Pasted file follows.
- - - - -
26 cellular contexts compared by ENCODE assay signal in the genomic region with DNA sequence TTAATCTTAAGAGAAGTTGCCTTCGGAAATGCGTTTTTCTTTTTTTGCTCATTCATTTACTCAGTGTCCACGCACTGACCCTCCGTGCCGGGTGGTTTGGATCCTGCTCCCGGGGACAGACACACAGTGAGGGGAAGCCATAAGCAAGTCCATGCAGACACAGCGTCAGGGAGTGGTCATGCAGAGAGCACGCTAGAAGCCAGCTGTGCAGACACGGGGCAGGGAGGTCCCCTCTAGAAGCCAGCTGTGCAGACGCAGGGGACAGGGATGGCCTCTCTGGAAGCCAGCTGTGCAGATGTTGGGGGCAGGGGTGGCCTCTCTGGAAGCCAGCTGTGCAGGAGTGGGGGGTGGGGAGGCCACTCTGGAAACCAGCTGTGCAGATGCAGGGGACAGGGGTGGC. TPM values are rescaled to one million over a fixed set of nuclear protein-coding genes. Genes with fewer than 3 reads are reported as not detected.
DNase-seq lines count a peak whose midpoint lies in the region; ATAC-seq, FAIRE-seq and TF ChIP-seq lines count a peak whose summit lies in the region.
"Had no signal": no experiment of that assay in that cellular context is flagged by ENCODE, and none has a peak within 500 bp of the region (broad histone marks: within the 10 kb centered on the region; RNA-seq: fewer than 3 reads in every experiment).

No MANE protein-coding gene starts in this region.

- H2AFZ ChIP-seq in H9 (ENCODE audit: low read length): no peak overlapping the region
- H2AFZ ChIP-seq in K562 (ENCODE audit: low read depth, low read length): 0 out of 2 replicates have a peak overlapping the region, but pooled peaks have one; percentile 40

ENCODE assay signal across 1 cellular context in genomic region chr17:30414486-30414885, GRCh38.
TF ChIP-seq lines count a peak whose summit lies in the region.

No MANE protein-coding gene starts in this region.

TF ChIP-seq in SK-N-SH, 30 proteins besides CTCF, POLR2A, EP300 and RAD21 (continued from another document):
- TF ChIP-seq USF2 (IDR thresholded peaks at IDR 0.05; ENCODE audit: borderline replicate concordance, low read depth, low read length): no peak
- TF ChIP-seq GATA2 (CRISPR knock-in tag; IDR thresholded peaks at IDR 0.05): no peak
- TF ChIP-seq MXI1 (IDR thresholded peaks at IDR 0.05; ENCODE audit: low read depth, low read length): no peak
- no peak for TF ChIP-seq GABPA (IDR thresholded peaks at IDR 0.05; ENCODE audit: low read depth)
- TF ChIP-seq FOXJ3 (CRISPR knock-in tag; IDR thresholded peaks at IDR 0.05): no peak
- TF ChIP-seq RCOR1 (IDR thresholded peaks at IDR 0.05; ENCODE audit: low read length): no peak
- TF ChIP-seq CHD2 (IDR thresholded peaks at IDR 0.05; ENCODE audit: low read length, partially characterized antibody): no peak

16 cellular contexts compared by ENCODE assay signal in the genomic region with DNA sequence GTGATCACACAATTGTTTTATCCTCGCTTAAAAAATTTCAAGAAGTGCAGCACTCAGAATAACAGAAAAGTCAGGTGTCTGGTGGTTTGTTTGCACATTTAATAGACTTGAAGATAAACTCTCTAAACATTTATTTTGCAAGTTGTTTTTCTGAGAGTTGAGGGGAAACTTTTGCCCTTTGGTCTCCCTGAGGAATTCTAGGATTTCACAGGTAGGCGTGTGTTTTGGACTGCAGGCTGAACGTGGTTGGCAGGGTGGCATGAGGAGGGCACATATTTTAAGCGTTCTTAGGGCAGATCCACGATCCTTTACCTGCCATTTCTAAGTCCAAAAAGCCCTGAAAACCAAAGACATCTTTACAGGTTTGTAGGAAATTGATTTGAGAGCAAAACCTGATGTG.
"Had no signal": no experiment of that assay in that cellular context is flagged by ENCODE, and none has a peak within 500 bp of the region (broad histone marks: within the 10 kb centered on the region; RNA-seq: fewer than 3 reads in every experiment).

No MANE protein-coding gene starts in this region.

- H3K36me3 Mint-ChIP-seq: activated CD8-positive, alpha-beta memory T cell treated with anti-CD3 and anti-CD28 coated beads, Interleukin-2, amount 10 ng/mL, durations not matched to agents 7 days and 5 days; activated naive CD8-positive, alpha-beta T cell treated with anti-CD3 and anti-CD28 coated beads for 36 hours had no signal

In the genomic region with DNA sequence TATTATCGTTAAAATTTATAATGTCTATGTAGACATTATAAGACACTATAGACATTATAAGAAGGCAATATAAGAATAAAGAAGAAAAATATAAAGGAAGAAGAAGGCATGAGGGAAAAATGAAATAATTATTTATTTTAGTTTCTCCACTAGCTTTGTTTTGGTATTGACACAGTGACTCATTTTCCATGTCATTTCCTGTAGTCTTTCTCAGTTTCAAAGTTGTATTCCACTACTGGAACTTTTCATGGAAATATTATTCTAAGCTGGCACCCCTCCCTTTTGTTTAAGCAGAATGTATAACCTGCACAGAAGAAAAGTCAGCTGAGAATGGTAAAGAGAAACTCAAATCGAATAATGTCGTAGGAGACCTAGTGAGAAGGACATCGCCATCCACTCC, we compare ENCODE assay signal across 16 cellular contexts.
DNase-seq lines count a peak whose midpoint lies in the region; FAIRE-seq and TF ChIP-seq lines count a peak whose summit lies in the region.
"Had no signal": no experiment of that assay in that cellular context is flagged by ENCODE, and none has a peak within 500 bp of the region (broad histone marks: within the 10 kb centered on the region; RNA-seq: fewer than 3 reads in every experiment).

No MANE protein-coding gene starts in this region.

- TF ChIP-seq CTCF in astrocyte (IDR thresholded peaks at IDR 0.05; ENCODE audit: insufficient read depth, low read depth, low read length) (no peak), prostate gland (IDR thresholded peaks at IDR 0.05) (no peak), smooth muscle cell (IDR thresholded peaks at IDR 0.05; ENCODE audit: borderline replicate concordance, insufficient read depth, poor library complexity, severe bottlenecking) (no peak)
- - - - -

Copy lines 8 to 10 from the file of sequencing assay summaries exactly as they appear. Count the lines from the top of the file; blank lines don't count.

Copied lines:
TF ChIP-seq lines count a peak whose summit lies in the region.

No MANE protein-coding gene starts in this region.

TF ChIP-seq in SK-N-SH, 30 proteins besides CTCF, POLR2A, EP300 and RAD21 (continued from another document):